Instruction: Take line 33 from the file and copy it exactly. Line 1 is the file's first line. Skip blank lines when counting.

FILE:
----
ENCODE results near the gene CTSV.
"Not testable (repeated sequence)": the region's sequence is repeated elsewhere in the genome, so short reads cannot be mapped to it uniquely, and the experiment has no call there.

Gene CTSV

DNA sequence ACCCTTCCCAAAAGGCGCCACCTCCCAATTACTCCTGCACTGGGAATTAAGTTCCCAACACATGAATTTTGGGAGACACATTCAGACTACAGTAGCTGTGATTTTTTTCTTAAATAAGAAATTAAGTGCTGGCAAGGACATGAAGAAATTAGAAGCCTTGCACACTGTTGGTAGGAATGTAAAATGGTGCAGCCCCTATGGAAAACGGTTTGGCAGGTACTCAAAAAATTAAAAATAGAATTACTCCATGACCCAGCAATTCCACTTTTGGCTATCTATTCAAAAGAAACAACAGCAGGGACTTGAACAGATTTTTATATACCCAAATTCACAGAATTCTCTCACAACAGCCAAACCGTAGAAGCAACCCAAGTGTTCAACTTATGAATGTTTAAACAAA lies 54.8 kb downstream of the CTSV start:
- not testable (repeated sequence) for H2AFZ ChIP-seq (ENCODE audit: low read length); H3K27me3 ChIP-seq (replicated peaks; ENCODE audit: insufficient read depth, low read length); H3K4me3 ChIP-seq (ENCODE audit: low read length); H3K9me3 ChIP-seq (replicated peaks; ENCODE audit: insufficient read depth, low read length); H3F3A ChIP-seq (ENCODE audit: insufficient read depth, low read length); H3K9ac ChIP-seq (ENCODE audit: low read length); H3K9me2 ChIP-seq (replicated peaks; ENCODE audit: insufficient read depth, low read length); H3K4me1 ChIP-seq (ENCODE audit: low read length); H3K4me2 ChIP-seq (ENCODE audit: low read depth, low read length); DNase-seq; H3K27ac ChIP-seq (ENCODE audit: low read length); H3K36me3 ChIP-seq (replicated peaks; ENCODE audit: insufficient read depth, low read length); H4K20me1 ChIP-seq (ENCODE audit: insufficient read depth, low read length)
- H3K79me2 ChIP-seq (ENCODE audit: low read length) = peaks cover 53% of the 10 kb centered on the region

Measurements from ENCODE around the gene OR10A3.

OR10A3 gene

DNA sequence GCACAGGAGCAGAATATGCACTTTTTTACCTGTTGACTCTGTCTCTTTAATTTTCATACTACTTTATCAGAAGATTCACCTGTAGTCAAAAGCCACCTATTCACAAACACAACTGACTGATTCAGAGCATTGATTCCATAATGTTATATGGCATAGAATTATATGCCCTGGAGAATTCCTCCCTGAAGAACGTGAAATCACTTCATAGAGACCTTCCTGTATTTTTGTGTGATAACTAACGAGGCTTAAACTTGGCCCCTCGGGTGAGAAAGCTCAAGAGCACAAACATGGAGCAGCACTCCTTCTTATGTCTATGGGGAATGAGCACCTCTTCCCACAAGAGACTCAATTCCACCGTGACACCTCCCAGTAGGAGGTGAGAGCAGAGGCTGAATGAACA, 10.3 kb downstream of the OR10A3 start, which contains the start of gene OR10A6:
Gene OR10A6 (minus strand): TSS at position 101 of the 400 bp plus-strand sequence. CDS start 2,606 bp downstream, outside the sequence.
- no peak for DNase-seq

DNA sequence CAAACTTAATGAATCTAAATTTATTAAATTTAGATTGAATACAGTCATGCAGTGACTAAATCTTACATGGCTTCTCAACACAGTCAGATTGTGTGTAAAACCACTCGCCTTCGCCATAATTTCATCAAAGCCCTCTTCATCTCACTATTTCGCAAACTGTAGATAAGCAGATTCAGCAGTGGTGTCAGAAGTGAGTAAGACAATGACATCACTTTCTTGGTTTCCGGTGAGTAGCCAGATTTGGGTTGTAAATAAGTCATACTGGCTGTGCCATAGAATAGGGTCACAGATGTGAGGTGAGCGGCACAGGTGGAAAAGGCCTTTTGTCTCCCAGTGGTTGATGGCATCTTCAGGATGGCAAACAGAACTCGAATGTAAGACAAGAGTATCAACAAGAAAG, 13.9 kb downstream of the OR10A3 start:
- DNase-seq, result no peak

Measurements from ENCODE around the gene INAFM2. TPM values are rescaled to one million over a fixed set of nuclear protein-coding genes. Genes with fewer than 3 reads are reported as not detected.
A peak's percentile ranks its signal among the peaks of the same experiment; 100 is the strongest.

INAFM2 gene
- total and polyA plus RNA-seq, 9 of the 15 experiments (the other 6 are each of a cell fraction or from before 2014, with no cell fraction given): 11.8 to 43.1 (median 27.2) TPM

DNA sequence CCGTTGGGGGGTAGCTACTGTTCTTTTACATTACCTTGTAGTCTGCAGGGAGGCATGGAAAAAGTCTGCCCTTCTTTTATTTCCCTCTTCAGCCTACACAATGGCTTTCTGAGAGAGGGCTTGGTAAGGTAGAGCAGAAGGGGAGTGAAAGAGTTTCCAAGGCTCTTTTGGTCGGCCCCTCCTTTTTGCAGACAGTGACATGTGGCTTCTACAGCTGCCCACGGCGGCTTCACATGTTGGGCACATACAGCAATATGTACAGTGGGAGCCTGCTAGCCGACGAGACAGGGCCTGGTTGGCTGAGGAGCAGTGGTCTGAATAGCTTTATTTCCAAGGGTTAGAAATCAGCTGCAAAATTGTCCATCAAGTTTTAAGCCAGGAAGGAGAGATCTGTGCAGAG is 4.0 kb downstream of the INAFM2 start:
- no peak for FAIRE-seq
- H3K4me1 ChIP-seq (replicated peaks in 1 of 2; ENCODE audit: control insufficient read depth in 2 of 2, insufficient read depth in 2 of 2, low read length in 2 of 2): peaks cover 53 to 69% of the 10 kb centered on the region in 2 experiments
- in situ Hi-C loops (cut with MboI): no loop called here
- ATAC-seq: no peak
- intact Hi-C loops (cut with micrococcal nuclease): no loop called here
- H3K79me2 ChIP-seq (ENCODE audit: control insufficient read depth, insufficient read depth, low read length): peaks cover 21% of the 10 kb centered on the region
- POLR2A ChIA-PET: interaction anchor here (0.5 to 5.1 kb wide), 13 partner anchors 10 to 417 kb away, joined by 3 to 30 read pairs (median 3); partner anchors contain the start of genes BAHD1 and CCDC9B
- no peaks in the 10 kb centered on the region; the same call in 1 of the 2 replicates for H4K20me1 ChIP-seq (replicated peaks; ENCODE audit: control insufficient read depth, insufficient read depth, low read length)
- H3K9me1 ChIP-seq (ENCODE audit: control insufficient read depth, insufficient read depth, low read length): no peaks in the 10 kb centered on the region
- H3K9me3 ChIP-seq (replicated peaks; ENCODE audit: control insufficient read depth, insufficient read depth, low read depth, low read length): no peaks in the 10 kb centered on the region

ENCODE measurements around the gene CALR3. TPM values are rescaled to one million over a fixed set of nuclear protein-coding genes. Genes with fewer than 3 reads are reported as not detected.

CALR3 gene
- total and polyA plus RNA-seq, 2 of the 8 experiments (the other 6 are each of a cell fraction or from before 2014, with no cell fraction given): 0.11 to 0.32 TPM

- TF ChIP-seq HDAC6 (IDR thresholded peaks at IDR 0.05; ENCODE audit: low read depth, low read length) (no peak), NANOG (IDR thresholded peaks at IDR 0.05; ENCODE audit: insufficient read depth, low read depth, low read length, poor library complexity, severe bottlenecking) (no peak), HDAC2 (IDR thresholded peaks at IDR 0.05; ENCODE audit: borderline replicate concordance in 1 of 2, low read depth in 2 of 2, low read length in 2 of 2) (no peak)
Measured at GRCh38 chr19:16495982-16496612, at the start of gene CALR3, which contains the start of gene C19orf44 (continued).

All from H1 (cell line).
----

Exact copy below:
Measured at GRCh38 chr19:16495982-16496612, at the start of gene CALR3, which contains the start of gene C19orf44 (continued).